Monday, June 4, 2012

Uninspired and uninspiring

The Detroit Film Theatre’s summer schedule is out and it’s all classics. Citizen Kane (Orson Welles 1941) (left) opens the series June 23, with All Quiet on the Western Front (Lewis Milestone 1930) closing it Aug. 25. Seems rather ho-hum to me and it’s not that I’m not interested in classic films. But how many times have we been exposed to Citizen Kane? Moreover all these films can be rented on DVD. To see the entire schedule click on the link at right.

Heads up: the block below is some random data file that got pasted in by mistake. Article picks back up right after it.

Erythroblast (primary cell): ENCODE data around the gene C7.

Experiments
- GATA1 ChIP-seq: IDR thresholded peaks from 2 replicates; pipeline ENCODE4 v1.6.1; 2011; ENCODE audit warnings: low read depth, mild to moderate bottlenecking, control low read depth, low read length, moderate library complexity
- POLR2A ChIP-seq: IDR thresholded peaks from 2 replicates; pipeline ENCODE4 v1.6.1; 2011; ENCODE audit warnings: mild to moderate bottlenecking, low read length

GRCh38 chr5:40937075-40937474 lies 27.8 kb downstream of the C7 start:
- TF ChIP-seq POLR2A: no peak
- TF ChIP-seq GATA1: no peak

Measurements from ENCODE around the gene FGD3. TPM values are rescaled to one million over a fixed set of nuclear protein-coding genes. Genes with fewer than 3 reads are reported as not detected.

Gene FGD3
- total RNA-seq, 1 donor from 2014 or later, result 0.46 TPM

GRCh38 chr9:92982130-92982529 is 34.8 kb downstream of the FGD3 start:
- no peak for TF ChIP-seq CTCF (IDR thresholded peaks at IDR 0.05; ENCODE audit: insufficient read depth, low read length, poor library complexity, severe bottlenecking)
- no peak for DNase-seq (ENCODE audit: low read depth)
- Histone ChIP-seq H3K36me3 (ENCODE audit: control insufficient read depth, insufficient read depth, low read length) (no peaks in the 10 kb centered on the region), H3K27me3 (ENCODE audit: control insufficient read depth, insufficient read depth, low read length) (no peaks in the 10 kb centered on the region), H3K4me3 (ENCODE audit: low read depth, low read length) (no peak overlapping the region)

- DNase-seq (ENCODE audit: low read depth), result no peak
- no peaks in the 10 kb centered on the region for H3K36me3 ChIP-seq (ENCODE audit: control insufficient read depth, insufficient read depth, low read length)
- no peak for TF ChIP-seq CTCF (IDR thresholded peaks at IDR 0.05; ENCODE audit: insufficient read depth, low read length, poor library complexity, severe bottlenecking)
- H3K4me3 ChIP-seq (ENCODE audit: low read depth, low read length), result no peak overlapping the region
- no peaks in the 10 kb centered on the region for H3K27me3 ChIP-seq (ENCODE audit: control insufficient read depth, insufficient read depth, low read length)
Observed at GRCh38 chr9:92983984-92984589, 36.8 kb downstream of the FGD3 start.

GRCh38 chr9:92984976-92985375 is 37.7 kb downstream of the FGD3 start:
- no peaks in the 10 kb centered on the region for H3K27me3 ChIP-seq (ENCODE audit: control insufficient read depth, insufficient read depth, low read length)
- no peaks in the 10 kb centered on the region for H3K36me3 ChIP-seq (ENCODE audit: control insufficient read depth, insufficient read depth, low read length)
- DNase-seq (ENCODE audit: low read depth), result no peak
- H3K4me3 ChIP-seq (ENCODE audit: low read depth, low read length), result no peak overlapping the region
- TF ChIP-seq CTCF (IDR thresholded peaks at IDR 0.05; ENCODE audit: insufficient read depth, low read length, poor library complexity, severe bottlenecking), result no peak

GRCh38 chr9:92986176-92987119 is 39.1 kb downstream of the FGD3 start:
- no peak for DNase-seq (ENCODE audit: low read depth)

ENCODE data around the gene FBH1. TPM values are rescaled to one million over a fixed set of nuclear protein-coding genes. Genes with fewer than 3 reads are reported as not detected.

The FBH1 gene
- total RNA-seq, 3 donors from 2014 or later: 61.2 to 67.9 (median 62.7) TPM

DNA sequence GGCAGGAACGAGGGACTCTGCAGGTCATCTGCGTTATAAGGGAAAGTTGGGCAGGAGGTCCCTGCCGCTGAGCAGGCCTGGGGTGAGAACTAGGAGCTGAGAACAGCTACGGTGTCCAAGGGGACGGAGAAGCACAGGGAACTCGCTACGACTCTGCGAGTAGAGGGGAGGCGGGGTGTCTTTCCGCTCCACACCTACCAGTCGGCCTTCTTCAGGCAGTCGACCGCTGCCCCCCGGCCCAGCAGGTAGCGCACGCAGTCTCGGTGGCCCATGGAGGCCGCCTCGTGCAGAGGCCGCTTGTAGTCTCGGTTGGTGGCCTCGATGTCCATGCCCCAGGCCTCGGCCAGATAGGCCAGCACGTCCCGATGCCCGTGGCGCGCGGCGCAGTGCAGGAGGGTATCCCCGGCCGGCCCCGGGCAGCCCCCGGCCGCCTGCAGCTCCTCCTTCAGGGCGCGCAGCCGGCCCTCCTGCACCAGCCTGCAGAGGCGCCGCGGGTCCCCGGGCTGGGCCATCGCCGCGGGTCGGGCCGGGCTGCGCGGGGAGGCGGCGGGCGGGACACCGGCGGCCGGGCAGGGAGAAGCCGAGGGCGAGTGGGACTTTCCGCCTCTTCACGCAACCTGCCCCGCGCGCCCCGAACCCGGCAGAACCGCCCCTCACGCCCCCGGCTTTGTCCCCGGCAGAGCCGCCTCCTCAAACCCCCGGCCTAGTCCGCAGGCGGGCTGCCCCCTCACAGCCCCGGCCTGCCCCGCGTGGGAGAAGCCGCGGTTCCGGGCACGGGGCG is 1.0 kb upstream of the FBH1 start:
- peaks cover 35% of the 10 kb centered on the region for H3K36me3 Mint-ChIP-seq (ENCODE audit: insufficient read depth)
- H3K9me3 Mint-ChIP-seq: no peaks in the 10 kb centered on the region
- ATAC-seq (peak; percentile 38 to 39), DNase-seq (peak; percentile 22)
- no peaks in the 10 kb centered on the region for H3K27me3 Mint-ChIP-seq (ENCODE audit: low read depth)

In April The Globe and Mail ran an article reporting Toronto’s new TIFF Bell Lightbox was not drawing big enough audience.  “People have come. But not, it seems, in the numbers (management) might have been hoping,” the story said. The article doesn’t mention a reason why this might be so: the uninspired programming. I raised this in a post last Dec. 5. The Lightbox is an amazing building, with five cinemas (1400 seats), two restaurants and a film museum. But the movies screened, at least when I’ve checked the schedule, don’t vary a whole heck of a lot from what any other art house cinema would show. For example, tonight’s schedule is We Have a Pope (Nanni Moretti 2011), Where Do We Go Now? (Nadine Labaki 2011) and Marley (Kevin MacDonald 2012), all films that have already or soon will be screened in Detroit. No problem with that of course. But the Bell Lightbox, which is headquarters to the Toronto International Film Festival (TIFF), by its very nature aspires to be a significant outlet for film. So why isn’t there more imaginative programming? Why not have at least one or two cinemas every night screening more obscure international films, or movies by unheralded directors or fantastic films that hardly see the light of day? Otherwise the Lightbox is simply a glorified neighbourhood repertory theatre. 

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